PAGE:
Article
The systems view on life and its emergence from complex chemistry has remarkably increased the scientific attention on metabolism in the last two decades. However, during this time there has not been much theoretical discussion on what constitutes a metabolism and what role it actually played in biogenesis. A critical and updated review on the topic is here offered, including some references to classical models from last century, but focusing more on current and future research. Metabolism is considered as intrinsically related to the living but not necessarily equivalent to it. More precisely, the idea of “minimal metabolism”, in contrast to previous, top-down conceptions, is formulated as a heuristic construct, halfway between chemistry and biology. Thus, rather than providing a complete or final characterization of metabolism, our aim is to encourage further investigations on it, particularly in the context of life's origin, for which some concrete methodological suggestions are provided.
Chapter
Metabolic control analysis is a theoretical, systems biology framework for understanding how changes in the activity of one or more enzymes affect metabolic rates and concentrations. This chapter begins with a brief account of some of its terms and equations relevant to characterizing the responses of metabolic networks to modulation of enzymes, with emphasis on the difficulties involved in greatly increasing the flux to a desired metabolic product. The concepts developed are then used to examine the outcome of different types of intervention used in metabolic engineering, illustrated by experimental and computational examples.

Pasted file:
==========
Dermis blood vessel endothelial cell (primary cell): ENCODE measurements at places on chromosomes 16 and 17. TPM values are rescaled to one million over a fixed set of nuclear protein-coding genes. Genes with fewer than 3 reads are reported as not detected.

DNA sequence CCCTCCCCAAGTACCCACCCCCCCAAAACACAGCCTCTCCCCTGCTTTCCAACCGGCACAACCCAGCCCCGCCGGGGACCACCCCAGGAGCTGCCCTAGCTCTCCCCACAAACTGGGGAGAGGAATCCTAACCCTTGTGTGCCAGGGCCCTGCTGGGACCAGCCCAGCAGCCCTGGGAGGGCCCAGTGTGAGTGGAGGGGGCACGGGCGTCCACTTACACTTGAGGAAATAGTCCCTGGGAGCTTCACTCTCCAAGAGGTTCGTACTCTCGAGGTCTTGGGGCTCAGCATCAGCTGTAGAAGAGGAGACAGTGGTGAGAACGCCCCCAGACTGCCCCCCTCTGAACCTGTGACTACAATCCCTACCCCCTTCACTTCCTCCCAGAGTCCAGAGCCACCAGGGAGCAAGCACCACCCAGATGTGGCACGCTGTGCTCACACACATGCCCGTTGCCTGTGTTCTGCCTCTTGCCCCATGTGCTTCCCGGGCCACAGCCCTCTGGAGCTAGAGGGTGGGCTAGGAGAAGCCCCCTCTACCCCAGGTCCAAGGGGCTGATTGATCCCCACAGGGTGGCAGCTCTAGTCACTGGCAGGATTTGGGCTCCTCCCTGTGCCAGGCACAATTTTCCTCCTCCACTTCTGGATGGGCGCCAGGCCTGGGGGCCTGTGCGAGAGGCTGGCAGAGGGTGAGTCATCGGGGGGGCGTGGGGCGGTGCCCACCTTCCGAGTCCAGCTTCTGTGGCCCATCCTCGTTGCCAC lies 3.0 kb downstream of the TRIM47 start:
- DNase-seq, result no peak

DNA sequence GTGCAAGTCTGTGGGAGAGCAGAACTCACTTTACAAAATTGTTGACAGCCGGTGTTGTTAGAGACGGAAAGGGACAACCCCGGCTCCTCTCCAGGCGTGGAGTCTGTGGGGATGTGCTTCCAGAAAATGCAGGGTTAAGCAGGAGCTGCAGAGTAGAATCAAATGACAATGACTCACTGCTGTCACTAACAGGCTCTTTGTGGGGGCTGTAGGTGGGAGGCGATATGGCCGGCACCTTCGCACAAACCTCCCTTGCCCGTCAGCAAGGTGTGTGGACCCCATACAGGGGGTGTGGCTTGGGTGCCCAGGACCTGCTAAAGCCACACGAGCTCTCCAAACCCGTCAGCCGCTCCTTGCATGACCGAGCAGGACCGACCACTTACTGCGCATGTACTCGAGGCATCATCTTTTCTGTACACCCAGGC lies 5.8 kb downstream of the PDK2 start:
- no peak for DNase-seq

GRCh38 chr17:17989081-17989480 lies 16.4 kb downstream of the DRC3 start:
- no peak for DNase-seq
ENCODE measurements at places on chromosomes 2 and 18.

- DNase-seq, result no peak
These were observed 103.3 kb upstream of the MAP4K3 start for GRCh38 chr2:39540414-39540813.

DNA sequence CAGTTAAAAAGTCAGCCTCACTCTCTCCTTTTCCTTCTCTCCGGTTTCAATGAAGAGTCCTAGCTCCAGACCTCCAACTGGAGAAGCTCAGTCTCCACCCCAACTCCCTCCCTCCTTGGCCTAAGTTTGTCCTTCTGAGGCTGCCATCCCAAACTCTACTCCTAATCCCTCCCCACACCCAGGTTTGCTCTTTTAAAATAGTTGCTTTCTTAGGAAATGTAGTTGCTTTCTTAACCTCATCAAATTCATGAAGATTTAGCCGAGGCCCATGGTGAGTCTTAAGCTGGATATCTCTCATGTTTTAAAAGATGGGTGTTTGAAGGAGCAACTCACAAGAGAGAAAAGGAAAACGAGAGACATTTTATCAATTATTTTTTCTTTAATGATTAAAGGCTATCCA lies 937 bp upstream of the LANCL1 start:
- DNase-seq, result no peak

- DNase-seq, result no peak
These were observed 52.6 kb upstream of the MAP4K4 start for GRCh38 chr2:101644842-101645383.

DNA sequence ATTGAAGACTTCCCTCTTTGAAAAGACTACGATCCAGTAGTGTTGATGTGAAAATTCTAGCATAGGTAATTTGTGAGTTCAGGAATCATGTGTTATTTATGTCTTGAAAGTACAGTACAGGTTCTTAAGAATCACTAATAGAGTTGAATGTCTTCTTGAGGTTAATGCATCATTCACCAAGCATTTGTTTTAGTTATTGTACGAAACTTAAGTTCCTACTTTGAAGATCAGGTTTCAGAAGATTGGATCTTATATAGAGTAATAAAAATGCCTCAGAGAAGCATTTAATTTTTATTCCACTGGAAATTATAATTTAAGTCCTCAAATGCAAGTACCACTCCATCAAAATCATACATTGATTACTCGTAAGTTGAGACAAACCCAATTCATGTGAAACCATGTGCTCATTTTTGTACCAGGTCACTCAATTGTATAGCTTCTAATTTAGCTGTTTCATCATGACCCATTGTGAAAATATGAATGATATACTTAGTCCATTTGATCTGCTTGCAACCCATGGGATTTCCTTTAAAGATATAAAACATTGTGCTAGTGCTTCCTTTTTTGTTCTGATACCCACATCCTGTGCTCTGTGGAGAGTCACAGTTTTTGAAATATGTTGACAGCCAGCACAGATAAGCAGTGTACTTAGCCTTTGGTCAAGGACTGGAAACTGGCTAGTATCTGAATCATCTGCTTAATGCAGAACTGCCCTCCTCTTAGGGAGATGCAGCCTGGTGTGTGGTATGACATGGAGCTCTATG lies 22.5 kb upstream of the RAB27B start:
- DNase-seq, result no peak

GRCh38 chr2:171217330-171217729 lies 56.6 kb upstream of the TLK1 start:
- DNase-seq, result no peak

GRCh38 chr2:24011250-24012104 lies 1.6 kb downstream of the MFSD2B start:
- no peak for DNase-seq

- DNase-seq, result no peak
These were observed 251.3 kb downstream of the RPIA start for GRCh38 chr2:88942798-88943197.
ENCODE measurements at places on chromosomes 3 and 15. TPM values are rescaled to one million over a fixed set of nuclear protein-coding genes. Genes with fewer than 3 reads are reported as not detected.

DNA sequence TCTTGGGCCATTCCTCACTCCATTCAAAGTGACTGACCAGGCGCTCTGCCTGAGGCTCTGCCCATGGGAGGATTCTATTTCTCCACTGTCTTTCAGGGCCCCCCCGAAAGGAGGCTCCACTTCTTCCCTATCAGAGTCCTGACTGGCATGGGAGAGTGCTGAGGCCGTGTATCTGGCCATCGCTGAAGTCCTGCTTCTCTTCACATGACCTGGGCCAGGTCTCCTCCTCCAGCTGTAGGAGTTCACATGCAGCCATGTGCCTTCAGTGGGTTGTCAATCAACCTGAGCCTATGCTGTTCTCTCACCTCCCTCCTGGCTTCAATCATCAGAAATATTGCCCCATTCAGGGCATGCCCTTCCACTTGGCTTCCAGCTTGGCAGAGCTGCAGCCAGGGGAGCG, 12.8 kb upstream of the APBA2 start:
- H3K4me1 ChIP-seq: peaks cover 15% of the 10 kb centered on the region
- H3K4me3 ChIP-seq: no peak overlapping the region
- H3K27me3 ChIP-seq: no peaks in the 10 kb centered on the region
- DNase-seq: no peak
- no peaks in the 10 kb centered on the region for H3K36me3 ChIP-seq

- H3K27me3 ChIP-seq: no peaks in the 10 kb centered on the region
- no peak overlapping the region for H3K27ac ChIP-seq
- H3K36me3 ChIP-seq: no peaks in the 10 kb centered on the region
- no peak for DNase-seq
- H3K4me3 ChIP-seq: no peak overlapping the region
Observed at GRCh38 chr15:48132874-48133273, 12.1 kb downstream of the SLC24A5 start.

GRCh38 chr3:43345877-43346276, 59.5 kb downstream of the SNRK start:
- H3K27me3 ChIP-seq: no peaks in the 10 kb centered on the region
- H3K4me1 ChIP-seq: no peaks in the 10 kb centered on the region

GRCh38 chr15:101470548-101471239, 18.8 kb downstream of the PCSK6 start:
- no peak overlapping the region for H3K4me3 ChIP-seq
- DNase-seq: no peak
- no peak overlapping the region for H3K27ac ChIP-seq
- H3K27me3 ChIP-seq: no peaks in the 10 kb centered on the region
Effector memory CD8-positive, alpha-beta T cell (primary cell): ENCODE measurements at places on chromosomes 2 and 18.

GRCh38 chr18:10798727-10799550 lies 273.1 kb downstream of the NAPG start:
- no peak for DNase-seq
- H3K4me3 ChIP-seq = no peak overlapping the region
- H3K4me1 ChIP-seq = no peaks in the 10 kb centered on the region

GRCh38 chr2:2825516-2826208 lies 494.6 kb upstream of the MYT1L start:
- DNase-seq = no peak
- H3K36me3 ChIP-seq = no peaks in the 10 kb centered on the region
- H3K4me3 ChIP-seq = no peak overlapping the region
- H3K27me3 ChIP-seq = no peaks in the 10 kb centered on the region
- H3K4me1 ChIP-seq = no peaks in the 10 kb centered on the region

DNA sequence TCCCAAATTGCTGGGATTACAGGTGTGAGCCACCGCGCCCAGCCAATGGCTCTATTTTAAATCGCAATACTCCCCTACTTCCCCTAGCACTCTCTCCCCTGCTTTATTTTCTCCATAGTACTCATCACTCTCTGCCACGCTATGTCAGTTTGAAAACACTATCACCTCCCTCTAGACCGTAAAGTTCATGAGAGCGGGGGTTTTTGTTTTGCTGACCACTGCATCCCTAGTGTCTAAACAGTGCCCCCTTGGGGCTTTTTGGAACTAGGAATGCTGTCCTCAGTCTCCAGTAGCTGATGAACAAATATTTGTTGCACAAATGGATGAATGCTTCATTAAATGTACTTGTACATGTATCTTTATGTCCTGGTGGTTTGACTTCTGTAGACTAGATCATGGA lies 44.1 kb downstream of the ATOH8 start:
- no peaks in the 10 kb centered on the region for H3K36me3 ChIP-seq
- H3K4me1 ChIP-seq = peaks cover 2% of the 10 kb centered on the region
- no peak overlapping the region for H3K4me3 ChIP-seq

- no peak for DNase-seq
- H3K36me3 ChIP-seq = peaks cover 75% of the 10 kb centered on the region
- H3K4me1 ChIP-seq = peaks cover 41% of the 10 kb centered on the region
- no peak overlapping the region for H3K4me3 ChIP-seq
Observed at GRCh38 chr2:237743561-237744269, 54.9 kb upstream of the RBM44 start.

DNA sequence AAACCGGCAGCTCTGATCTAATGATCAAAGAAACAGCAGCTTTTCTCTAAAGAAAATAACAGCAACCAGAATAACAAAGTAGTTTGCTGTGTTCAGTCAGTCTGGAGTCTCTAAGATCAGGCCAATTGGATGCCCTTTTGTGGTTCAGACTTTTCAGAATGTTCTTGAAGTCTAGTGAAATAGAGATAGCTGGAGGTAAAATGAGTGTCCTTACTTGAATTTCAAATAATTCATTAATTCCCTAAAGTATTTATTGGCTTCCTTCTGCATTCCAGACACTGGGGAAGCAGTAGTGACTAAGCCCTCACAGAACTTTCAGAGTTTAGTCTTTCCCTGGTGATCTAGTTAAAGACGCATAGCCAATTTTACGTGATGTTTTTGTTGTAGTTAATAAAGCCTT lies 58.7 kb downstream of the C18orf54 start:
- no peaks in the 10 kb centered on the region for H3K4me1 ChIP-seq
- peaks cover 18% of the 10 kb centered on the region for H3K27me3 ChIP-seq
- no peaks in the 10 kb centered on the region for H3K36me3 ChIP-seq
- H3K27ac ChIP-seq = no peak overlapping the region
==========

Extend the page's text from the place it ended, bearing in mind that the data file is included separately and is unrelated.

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The scientific world has the clear perception that an interdisciplinary approach is urgently needed for attacking the many yet unsolved problems of today science. This attitude has several roots, including the search of biologists for quantitative foundations, and that of physicists for better approaches to the mesoscopic systems. This feeling is highly exacerbated in the field of complexity studies. The Meeting ‘Complexity in the Living’ attracted scientists from very diverse fields. A most profitable area of interaction resulted to be the description of methods, conceived as “stratagems” used in the different fields to cope with complex and intermingled problems. These good-faith “stratagems” are probably the only strong commonality amongst so diverse scientists, and thus are a basis for an interdisciplinary science. On this ground, the Meeting was characterized by intense discussion and exchange, whose trace is reported in these proceedings. Key words: Computational biology, Ecology, Systems, Statistics, Interdisciplinary studies.